Target: 30% dosing q8-12h; 1-2 days (15U/kg)
Hemarthrosis, oropharyngeal or dental, epistaxis, hematuria
Target: 80-100% q8-12h; 7-14 days (50U/kg)
CNS trauma, hemorrhage, lumbar puncture
Adjunctive therapy :
-aminocaproic acid or DDAVP (for mild disease only)
Von Willebrand’s disease
Usually it is a mild bleeding disorder of many types, the commonest being type I which is autosomal dominant.
vWF is synthesized by endothelial cells and megakaryocytes and has two functions: 1. carrier for F VIII and 2. form bridges between PLT and subendothelial collagen
Bruising, epistaxis, menorrhagia, GI bleeding
* Decreased level of vWF, increased bleeding time, increased PTT
Treatment of von Willebrand Disease
Source of fibrinogen, factor VIII and VWF
Only plasma fraction that consistently contains VWF multimers
DDAVP (deamino-8-arginine vasopressin)
plasma VWF levels by stimulating secretion from endothelium
Duration of response is variable
Not generally used in type 2 disease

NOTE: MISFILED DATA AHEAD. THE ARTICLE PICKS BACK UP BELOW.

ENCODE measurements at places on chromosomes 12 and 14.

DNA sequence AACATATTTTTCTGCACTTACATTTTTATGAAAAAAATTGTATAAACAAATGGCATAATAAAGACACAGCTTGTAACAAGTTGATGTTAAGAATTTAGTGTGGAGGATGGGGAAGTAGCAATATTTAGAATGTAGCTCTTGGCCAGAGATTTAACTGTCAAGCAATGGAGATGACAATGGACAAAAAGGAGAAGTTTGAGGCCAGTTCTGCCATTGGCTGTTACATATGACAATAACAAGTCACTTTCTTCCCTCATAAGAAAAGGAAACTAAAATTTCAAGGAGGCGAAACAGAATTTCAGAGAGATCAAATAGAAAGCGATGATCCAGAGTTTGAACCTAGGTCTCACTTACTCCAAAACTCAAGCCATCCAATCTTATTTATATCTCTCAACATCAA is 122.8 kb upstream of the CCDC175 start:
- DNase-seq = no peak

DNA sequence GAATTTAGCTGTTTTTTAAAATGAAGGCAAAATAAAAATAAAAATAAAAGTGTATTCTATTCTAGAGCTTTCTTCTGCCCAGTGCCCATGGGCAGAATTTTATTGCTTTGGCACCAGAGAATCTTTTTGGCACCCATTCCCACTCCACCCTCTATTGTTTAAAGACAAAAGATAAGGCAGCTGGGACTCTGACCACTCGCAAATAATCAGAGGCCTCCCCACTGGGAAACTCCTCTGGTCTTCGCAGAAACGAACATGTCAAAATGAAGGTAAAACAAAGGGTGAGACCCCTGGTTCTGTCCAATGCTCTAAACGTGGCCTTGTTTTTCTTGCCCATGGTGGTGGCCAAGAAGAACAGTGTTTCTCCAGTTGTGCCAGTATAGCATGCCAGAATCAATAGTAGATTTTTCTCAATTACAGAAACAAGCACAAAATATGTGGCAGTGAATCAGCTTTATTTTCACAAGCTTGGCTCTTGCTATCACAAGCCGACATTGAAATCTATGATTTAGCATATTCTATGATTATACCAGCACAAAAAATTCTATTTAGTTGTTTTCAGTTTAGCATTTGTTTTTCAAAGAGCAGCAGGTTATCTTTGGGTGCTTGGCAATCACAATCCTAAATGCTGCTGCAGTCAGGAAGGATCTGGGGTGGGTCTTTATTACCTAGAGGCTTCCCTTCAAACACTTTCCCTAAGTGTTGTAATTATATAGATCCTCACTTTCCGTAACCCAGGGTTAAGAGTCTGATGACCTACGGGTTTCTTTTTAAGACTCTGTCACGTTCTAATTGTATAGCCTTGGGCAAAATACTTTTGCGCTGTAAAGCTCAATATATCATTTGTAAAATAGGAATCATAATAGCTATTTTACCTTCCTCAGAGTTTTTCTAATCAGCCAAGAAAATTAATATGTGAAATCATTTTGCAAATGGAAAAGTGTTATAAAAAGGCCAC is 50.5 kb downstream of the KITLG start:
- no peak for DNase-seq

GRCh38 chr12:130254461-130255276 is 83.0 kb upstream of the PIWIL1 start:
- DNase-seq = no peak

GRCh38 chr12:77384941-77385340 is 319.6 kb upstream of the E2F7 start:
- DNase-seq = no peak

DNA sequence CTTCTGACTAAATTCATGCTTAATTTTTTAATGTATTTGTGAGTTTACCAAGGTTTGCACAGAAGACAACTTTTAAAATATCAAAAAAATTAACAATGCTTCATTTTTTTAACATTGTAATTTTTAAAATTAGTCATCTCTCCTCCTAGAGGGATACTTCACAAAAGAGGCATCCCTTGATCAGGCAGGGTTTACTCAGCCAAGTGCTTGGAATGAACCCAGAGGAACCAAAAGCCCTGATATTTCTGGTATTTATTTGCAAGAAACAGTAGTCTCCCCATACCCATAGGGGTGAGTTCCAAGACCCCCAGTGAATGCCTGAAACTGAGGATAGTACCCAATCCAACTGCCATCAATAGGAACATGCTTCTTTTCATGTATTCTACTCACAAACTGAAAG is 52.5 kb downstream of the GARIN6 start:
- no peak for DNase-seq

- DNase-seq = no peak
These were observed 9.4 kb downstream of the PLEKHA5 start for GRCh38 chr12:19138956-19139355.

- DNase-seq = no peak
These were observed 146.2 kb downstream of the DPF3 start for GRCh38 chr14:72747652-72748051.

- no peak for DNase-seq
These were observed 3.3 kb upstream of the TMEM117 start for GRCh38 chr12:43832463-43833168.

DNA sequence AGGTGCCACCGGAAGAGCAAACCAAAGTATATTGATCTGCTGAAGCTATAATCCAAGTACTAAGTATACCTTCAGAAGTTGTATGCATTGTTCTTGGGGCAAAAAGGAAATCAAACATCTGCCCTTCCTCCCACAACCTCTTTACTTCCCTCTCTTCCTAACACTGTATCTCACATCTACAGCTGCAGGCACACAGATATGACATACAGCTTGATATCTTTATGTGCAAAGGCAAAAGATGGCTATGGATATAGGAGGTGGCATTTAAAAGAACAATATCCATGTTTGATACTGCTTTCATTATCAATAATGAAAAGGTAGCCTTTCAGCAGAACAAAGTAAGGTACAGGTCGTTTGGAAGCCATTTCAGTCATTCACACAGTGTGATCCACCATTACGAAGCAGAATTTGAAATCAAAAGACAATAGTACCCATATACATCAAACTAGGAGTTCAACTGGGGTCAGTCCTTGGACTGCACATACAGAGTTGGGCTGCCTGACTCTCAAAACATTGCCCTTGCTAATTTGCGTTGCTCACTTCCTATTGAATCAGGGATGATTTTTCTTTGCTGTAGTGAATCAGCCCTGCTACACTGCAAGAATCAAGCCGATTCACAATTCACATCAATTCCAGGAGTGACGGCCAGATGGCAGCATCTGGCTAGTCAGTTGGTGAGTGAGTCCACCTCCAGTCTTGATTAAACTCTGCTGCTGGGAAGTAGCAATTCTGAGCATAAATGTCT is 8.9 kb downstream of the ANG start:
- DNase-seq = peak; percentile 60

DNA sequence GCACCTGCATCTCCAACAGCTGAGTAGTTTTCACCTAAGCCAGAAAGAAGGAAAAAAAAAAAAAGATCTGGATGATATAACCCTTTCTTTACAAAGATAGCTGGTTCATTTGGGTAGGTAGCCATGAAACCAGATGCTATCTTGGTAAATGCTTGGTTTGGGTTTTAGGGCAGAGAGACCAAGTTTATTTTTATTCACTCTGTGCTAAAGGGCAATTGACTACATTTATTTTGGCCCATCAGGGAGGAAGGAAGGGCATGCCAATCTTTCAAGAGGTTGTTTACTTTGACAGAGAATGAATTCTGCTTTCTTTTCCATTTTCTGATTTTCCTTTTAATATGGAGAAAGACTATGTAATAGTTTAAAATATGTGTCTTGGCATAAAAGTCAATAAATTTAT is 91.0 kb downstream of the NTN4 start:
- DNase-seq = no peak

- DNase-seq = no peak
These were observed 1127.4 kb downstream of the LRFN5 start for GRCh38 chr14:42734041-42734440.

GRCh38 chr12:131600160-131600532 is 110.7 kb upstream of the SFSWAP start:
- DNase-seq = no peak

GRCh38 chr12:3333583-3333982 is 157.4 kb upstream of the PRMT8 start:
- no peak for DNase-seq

Dosage 0.3 µg/kg q 12 hr IV
Factor VIII concentrate (Intermediate purity)
Virally inactivated product
Common clinical conditions associated with DIC
Trauma : Head injury , Fat embolism
Obstetrical complications :
Amniotic fluid embolism
Reaction to toxin (e.g. snake venom, drugs)
Severe allergic reaction
Activation of both coagulation and fibrinolysis
Pathogenesis of DIC Coagulation Fibrinolysis Fibrinogen Fibrin Monomers Fibrin Clot (intravascular) Fibrin(ogen) Degradation Products Plasmin Thrombin Plasmin Release of thromboplastic material into circulation Consumption of coagulation factors; presence of FDPs aPTT PT TT Fibrinogen Presence of plasmin FDP Intravascular clot Platelets Schistocytes
DIC Treatment approaches
Treatment of underlying disorder
Anticoagulation with heparin
Fresh frozen plasma
Coagulation inhibitor concentrate (ATIII)
Management of Hemostatic Defects in Liver Disease
Treatment for prolonged PT/PT
Vitamin K 10 mg x 3 days - usually ineffective
Fresh-frozen plasma infusion (1200-1500 ml)
immediate but temporary effect
Treatment for low fibrinogen
Cryoprecipitate (1 unit/10kg body weight)
Treatment for DIC (↑ D-dimer, ↓ factor VIII, thrombocytopenia